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Pretty much copypastaed the list from TheOtherWiki, I leave it up to you guys to come up with wittier entries. I also couldn't find the relevant tropes for all of the strategies.

Working Title: The Thirty Six Strategems: From YKTTW
This sounds very much like the Nine Principles of War, as first codified in this particular form by the US Army War College in the 1920s.

Mass Concentrate combat power at the decisive place and time. Build up the largest and most powerful force possible to strike with the greatest force. Combat power does not only mean tanks and riflemen, it also means supplies, food, fuel, stockpiles of ammunition, everything they need to function in the field and go on the attack. "Amateurs think tactics. Professionals think logistics." —General Norman Schwarzkopf

Objective Direct every military operation towards a clearly defined, decisive, and attainable goal that advances the war effort and brings you closer to victory. This is the highest responsibility of commanders at all levels, from the field-marshal who commands an army group to the lieutenant who leads a platoon. Anything less than this is wasteful at best, treasonous at worst.

Offensive Seize, retain, and exploit the initiative. Attack, attack, attack whenever and wherever possible, in any and every way possible, by every route and means available. Don't waste time worrying about what the enemy commander might do. Attack aggressively, keep him off balance, and make him worry about what you might do. When forced onto the defensive locally, carry out raids and spoiling attacks to disrupt the enemy's preparations for an assault. Attack to seize more favorable terrain from which to conduct the tactical defense. Patrol aggressively. Maintain contact with the enemy at all costs. Be proactive, not reactive. Force your enemy to react to you. This gives you control of the battle and permits you to act against the enemy in the place, time, and manner of your choosing.

Surprise Strike the enemy at a time, at a place, or in a manner for which he is unprepared. Surprise is an event that takes place in the mind of the enemy commander, not on the battlefield. In order to do this it is essential to learn as much about the enemy as possible, his capabilities, his intentions, the manner in which he is likely to react.

Economy of force Allocate minimum essential combat power to secondary efforts, in order to build up troops, supplies, and other resources to strike the decisive blow (see Mass, above). In modern mechanized warfare this can mean that you hold most portions of the line with the absolute minimum possible deployment of troops and at every level retain a mobile reserve either to counter enemy attacks or to exploit advantageous circumstances that may suddenly appear.

Maneuver Place the enemy in a position of disadvantage through the flexible application of combat power. The Soviet encirclement of the German Sixth Army in Stalingrad is a prime example of this, as is Mac Arthur's amphibious landing at Inchon during the Korean War, in which an American army was put deep into North Korea, far behind the front lines, throwing the whole North Korean army into a panic. But maneuver does not only mean moving troops around on the ground. There is also maneuver of artillery fire, maneuver of air units, even maneuver of propaganda in which you may have the opportunity to exploit a new development or newly learned truth from the battlefield in a way that is advantageous to you. Attack the enemy where he is weak, not where he is strong. The Twentieth Century saw the evolution of mechanized warfare, allowing commanders to maneuver and concentrate their forces more rapidly than ever before. You may be able to move troops by motor vehicles, even by aircraft. The purpose is to allow you to strike the enemy suddenly and without warning with the most powerful force possible where he least expects it and where it will do the most damage.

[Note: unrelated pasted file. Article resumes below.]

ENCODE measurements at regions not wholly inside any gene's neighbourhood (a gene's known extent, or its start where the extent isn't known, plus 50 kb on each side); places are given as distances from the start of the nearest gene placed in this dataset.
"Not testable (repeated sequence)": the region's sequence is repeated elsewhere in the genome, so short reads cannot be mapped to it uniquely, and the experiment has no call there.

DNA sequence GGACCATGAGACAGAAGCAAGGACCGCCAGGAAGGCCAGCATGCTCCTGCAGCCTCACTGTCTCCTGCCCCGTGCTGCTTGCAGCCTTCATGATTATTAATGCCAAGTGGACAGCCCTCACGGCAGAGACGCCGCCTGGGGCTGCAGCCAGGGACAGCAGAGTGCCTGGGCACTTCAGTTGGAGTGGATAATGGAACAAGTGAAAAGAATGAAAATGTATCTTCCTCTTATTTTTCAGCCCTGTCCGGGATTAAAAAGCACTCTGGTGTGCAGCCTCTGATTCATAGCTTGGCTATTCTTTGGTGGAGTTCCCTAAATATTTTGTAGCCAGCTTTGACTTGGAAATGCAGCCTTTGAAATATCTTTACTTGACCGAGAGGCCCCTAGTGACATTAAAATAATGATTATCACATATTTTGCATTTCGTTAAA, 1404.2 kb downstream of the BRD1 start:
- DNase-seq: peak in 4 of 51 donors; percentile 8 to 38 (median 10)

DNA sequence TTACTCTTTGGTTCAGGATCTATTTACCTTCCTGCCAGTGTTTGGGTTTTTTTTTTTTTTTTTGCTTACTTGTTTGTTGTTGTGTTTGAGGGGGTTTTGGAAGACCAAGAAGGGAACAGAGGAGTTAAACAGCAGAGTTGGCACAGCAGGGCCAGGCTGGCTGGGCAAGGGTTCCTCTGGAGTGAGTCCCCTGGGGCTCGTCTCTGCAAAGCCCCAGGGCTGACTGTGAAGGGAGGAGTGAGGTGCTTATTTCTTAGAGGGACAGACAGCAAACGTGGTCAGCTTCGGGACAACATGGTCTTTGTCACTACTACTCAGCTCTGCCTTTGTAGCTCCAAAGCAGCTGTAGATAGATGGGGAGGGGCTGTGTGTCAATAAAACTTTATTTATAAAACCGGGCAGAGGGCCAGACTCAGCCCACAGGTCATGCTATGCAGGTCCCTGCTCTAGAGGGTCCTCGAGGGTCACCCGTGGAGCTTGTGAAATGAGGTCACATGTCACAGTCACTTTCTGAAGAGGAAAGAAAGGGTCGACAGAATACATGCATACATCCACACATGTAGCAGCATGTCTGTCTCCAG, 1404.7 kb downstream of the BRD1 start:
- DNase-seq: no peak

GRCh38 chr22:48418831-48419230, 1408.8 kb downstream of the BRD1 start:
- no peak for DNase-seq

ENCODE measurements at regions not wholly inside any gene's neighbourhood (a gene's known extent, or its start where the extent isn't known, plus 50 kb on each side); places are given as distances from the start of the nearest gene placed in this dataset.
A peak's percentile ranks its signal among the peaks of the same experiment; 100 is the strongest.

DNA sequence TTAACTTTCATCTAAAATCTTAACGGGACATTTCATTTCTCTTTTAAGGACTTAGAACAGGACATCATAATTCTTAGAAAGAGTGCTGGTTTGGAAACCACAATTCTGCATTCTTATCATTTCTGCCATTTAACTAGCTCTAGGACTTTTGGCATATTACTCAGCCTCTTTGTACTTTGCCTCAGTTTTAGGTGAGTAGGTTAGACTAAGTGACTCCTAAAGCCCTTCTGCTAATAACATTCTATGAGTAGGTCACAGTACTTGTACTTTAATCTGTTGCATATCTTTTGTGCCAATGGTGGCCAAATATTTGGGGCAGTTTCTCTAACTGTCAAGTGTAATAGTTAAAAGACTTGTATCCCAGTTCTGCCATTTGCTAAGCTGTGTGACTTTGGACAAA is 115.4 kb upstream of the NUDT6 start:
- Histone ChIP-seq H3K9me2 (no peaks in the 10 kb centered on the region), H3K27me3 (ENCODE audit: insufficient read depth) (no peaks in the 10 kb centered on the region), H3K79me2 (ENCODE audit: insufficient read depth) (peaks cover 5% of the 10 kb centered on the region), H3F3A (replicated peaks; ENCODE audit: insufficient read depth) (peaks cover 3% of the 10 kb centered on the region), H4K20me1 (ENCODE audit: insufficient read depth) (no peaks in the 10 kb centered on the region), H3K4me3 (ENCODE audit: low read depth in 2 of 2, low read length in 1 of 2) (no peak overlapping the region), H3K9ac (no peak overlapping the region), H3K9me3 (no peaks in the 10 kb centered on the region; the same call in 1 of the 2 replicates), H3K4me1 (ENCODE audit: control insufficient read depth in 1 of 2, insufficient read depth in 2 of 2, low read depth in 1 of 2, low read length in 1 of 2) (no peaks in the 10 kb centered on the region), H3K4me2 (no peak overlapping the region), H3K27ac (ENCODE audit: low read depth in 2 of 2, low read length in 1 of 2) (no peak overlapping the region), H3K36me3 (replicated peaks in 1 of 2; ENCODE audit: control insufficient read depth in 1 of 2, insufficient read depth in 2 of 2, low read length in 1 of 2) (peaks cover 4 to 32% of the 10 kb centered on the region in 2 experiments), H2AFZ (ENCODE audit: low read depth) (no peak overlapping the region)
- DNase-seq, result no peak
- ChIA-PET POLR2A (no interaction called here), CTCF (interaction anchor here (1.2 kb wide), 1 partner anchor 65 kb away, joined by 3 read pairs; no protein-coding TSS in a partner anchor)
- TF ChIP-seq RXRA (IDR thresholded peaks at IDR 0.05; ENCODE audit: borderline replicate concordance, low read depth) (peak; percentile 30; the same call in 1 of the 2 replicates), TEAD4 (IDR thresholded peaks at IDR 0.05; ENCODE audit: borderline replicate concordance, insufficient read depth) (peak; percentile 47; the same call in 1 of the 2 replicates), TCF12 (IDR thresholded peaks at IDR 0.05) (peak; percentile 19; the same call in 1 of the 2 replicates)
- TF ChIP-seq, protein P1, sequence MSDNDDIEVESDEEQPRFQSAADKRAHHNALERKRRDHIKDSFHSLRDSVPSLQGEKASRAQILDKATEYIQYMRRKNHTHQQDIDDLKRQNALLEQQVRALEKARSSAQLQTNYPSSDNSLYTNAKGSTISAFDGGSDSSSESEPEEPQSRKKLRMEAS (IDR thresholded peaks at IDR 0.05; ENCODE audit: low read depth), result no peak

Unity of command For every objective, ensure unity of effort under one responsible commander. At every level of organization there must be one and only one commander who has final authority to decide upon the course of action. War cannot be waged by a committee.

Security Never permit the enemy to acquire an unexpected advantage. Preventing the enemy from learning about your capabilities and intentions is every bit as important as learning these things about the enemy. Information is vital. Preventing the enemy from gaining information is equally vital. Deceive the enemy in every possible way about your intentions and your capabilities. Strive to appear strong where you are weak. Strive to appear weak where you are strong. Make your enemy think that you have many troops in places where you have few, and few troops in places where you have many. Deceive the enemy about your plans, even about the capabilities of your weaponry. This facilitates leading your foe into traps.

Simplicity Prepare clear, uncomplicated plans and clear, concise orders to ensure thorough understanding. The simple plan is the flexible plan. Plans requiring your forces to carry out complex movements under fire according to a strict timetable guarantee failure. As von Clausewitz noted, no battle plan survives first contact with the enemy. This does not mean that plans are worthless, but they must be as simple as possible to allow subordinate commanders the flexibility to carry them out and take decisive action even when unexpected events, either good or bad, take place on the battlefield.

And yes, one mnemonic taught to young US military officer candidates is MOOSE MUSS.